Critics claim that the dignity of a human being is denied when his basic parts, such as kidneys, are sold even after he has died and no longer needs them (Castro, 2003). With respect to treating kidneys as a commodity, Scheper-Hughes who strongly objects to the legalization of kidney sales states, “It’s a question of whether you want to turn the body into a factory of spare parts that becomes simply comodified” (Hall, n. d. ). Although there are a variety of other opinions for not legalizing kidney sales, the two previously mentioned are the ones that are most frequently argued. |Page 2. 2 The arguments in favor of legalization Setting aside the major criticisms, some arguments in favor of kidney sales can be discussed. First, people have the autonomy or right to self-govern and make their own decisions about what is moral or ethical (Merriam-Webster Online Dictionary, 2008). Supporters of this opinion feel that it is not only ethical to sell a kidney, but a right because it is their body and their life. In his article, “Biotechnology, Ethics and Free Markets,” (2008) Julian Savulescu poses an interesting thought.

He states, “But if you own anything, have a natural right to anything, it is surely your own body. Indeed the fact that we can give organs and parts of our body away implies that we own them. Giving implies ownership – if we can give, we can sell” (Salvulescu, 2008). People take all kinds of risks, including some for money. Some may choose risky jobs because they have determined that the money outweighs the risk (Erin & John, 2003). Others risk damaging their body for pleasure by participating in activities such as smoking or skydiving (Erin & John, 2003).

Their activities would not be banned or judged. Friedman sums up the autonomy argument for permitting kidney sales. He states, “The case for legalizing kidney purchase hinges on the key premise that individuals are entitled to control of their own body parts even to the point of inducing risk of life” (Friedman & Friedman, 2006). A second reason that supports the legalization of kidney sales is financial incentives would lead to more donations, which in turn would save more lives. Dr. Arthur Matas proposes a plan in which donors would be able to sell a kidney.

The government would set a price and the expenses would be paid for by the recipient’s health insurance, which would usually be Medicare (Perry, 2007). The sellers would be screened both medically and psychologically prior to the transplant. They would then be followed to determine the impact the sale had on their lives as well as their health (Perry, 2007). Mark J. Perry, a professor of economics and finance at 5|Page the University of Michigan, uses economics to show how a proposal such as Matas’s could increase the number of organs available for transplant. He explained that whenever there are shortages, market pricing is absent.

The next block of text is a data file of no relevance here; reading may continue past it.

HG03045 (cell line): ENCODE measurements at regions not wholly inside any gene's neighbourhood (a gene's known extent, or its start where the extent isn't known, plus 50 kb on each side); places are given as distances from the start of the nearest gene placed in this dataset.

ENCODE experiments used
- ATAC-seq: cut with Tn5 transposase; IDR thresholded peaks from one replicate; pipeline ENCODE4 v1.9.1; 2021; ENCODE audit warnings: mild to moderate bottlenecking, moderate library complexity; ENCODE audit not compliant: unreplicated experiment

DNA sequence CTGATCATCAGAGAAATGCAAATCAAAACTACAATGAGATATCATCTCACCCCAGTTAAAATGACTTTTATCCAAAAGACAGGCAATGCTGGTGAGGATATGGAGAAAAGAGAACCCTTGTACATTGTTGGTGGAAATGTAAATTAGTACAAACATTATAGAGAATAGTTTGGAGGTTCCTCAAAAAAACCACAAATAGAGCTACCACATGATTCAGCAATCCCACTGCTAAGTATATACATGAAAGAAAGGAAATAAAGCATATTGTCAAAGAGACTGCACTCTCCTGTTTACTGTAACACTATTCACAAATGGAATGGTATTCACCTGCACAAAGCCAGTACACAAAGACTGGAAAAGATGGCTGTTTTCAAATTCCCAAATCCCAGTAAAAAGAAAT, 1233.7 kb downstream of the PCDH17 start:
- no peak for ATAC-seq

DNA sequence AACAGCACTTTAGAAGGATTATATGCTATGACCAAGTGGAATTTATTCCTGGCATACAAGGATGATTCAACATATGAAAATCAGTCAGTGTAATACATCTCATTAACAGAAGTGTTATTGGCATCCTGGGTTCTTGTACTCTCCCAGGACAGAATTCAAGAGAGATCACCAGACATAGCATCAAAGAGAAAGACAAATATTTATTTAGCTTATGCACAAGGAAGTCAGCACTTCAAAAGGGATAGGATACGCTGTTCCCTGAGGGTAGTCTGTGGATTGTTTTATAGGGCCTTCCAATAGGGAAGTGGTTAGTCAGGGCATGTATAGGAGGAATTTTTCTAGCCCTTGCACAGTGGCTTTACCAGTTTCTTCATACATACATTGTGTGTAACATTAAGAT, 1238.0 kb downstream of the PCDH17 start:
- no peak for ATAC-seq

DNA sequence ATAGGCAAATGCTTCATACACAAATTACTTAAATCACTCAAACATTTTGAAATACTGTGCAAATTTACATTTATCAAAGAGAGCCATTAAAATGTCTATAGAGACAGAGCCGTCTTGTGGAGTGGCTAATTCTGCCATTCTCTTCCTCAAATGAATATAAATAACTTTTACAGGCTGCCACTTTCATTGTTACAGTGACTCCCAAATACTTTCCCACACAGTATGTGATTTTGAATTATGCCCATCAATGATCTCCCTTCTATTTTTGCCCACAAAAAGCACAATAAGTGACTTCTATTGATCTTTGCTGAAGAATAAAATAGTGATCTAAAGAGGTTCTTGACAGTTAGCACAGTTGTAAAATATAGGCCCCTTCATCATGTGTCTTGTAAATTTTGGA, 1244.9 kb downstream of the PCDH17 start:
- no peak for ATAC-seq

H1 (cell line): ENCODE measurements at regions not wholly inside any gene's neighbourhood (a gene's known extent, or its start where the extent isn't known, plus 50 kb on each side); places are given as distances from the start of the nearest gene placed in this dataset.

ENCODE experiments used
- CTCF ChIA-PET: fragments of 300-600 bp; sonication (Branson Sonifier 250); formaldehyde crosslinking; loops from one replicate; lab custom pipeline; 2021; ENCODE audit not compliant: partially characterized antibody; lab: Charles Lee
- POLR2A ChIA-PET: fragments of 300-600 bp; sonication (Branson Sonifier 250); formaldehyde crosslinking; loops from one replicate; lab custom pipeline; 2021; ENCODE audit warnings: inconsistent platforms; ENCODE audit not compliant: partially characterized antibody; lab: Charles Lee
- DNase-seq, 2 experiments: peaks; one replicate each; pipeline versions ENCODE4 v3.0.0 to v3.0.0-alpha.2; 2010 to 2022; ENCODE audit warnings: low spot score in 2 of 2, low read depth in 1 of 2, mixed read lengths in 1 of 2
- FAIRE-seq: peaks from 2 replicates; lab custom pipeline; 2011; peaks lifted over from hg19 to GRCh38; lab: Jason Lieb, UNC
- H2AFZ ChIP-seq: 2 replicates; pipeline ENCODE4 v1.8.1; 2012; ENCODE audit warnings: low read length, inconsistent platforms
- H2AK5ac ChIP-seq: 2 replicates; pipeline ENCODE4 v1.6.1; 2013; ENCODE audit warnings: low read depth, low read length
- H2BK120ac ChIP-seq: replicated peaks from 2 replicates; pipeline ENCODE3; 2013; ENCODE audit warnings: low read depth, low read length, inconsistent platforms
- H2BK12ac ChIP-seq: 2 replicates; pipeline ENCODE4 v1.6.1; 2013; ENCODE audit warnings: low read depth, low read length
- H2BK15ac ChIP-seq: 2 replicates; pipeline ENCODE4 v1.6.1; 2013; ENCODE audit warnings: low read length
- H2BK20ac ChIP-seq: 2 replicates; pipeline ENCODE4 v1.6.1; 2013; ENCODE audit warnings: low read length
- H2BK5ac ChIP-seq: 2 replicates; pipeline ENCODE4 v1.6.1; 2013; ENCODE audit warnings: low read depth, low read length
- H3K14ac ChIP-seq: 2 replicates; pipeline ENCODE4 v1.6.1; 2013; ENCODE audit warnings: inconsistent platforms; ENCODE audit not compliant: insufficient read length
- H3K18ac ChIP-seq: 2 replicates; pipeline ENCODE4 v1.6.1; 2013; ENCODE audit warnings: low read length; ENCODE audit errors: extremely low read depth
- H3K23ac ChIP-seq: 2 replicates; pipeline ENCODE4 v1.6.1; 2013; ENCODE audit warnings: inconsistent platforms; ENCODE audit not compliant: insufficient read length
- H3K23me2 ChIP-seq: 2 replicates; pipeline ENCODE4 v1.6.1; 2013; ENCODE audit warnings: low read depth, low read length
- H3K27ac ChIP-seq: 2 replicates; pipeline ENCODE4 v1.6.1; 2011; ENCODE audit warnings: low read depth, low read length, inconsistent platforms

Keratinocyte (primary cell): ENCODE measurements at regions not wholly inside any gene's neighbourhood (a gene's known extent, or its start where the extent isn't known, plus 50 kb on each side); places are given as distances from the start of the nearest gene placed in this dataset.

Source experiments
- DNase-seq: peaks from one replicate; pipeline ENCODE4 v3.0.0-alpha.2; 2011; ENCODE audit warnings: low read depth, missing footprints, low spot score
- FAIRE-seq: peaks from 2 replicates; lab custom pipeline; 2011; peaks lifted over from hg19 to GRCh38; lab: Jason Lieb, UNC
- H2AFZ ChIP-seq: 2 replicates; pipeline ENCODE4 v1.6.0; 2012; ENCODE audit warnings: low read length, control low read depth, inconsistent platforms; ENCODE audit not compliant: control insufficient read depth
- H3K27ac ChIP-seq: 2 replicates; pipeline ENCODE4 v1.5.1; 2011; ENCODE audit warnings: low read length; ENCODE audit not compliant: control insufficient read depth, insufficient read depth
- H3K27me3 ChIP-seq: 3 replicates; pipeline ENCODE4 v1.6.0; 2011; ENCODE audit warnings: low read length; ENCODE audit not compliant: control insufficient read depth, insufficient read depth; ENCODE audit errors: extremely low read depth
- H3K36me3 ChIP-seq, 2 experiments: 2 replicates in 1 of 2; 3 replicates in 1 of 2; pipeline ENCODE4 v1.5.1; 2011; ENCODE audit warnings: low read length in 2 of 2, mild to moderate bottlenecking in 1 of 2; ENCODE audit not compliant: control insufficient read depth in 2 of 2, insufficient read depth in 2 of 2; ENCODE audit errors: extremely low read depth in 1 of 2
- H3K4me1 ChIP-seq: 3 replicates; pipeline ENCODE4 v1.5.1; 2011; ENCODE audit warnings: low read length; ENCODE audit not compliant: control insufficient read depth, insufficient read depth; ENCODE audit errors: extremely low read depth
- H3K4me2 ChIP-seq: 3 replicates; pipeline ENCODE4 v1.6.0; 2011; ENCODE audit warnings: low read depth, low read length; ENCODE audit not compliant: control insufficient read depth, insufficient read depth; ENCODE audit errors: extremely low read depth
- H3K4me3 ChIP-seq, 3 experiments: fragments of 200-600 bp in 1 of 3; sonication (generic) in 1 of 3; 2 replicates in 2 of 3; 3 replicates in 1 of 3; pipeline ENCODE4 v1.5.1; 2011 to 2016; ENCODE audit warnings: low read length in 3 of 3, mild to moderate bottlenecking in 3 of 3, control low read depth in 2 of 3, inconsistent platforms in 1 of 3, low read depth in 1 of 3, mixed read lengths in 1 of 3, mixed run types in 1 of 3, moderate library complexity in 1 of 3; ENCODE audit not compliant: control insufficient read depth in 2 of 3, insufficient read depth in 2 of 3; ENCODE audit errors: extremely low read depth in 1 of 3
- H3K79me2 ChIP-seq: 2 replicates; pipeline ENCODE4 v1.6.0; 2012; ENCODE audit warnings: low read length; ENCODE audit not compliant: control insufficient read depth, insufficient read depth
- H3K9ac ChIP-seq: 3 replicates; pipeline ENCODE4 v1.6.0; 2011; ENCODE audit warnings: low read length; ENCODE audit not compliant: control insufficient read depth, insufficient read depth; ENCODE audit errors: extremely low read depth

Market pricing will reduce or eliminate shortages. Therefore, market pricing for kidneys would eliminate or reduce the shortage and save thousands of lives every year (Perry, 2007). A fair market minimum price, much like a minimum wage for labor, would prevent the poor from being taken advantage of, and give buyers a chance at life (Savulescu, 2008). A fair market price of $45,000 was suggested by the Nobel laureate (in economics) Becker (Savulescu, 2008). He based this fair market price on an average annual salary of $40,000, which would be a lifetime income of 3 million (Savulescu, 2008).

He calculated the risk of death at 1%, and a 5% decrease in the quality of life during the recovery period, which equaled $7,000 (Savulescu, 2008). He adjusted the price of the fair market after calculating the true risk of death at about 1/300. This made the final fair market price $20,000 (Savulescu, 2008). Figure 3 illustrates what would happen if the ban on kidney sales was lifted (Cloutier, 2007). The graph indicates that at $30,000, the amount of kidneys supplied would meet the number of kidneys demanded. Also, as the amount of money paid per kidney rises, the number of kidneys supplied would increase.

Therefore, the equilibrium would be reached at $30,000 thus eliminating the shortage (Cloutier, 2007). In short, payment for kidneys equals lives saved. The third reason to permit the sale of kidneys is that it would be a financial benefit for an insurance company or Medicare (University of Maryland Medical Center, 2006). Researchers at the University of Maryland School of Medicine determined that a kidney transplant not only improved the quality of life for their patients, but it also saved money (University of Maryland Medical Center, 2006).

They found that it was cheaper to have a transplant than to stay on 6|Page kidney dialysis for years until a donor match was found (University of Maryland Medical Center, 2006). In fact, the researchers discovered the break even point was 2. 7 years, which saved the hospital about $27, 000 per year, per patient (University of Maryland Medical Center, 2006). Perhaps, even more significant was the finding that the use of living donor kidneys decreased costs because they functioned better than cadaver kidneys right after transplant (University of Maryland Medical Center, 2006). 3 Assessment